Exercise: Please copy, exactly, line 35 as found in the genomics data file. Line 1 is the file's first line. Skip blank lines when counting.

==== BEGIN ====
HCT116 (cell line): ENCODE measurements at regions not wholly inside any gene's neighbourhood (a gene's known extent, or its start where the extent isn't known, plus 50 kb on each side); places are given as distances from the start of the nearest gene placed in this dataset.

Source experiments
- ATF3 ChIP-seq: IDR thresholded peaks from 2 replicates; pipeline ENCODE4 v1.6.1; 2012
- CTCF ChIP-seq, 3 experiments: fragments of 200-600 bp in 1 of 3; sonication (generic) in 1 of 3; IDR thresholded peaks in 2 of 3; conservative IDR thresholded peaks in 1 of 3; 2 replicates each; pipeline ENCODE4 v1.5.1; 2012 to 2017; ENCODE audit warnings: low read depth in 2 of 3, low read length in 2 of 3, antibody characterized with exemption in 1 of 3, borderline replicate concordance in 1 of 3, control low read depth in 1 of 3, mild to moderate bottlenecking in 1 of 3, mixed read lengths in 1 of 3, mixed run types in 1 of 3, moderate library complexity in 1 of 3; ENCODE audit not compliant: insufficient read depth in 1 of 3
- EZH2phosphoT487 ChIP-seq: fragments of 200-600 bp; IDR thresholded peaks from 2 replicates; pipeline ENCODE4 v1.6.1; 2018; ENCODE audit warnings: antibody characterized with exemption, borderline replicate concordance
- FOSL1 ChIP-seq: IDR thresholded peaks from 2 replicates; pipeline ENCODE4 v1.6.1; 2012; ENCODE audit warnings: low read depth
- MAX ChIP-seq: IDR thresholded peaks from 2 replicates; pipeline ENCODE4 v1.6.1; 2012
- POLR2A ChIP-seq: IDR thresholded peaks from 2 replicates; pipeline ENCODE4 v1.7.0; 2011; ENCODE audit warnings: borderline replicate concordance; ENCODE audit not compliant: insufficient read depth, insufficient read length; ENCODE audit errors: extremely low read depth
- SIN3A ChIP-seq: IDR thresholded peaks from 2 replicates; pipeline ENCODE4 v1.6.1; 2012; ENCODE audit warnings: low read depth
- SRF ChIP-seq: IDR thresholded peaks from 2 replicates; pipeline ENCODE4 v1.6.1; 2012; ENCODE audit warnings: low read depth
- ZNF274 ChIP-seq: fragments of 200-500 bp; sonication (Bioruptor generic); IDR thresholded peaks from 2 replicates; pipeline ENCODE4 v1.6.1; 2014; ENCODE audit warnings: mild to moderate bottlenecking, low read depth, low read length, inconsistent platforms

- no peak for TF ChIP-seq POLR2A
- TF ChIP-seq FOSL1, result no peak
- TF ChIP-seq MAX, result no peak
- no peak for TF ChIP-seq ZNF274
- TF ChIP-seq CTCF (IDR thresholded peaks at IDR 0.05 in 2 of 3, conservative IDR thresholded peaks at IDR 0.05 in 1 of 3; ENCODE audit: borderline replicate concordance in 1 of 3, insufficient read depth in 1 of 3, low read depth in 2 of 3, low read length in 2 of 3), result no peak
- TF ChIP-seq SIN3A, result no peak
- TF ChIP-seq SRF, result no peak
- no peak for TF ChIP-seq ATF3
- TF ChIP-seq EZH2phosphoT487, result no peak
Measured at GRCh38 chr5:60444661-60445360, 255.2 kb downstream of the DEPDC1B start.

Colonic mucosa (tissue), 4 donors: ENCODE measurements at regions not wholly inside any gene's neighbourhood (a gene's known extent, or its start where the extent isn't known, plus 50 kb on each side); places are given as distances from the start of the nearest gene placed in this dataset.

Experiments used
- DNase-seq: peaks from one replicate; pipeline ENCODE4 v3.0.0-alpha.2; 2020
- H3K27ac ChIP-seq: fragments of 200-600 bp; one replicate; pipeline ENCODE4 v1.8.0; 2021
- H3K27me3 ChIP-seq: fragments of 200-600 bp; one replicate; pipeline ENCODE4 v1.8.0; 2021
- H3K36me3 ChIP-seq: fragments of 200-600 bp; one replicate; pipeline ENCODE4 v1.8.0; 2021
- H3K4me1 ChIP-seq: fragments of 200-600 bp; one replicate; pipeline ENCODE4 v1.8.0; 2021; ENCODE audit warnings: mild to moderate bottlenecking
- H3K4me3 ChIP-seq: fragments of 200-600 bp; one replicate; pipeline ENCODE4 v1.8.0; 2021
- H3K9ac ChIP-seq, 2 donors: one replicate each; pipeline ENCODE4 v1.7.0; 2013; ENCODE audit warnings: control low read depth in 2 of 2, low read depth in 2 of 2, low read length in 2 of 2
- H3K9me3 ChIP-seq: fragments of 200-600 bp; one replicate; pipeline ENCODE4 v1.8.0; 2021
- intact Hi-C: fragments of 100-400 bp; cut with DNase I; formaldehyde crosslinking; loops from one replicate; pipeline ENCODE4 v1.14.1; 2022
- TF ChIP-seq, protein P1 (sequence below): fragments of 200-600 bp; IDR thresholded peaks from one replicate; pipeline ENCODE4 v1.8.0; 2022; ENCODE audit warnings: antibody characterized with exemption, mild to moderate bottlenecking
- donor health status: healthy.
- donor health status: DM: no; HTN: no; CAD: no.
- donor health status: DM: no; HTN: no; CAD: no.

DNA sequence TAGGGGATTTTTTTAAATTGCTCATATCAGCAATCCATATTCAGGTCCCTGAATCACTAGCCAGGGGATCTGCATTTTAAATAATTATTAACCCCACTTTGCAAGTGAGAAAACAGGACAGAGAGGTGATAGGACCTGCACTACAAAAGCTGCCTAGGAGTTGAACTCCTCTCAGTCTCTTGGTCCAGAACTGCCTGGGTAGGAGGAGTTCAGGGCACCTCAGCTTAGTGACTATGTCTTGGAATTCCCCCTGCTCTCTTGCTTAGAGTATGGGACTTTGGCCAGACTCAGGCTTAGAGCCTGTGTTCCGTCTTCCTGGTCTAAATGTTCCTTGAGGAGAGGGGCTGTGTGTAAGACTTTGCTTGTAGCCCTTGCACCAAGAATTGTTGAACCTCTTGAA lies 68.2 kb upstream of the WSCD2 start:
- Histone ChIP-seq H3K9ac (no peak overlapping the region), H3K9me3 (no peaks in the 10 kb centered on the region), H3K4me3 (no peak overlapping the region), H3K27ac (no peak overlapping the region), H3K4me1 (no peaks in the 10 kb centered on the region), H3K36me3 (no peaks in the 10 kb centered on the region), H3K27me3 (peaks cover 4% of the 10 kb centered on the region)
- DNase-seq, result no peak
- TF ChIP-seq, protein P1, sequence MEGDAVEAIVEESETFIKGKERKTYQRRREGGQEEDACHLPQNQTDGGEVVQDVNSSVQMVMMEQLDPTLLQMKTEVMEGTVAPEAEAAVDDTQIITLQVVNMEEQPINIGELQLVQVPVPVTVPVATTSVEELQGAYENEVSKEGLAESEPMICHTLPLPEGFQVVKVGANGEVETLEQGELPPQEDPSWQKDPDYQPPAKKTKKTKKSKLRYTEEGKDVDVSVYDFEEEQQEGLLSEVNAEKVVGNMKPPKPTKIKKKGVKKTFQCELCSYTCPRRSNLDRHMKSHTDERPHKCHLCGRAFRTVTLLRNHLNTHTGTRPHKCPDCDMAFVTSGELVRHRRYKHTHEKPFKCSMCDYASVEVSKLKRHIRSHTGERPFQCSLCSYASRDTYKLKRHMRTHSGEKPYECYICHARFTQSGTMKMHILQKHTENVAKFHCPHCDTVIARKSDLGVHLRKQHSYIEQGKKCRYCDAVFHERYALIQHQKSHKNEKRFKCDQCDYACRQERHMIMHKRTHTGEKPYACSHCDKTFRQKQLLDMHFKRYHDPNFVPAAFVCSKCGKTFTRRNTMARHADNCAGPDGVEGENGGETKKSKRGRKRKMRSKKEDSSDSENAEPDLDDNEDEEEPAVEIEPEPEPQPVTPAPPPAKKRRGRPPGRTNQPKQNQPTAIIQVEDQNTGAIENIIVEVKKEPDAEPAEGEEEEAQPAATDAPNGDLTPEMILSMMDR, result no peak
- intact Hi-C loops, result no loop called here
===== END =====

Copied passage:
- donor health status: DM: no; HTN: no; CAD: no.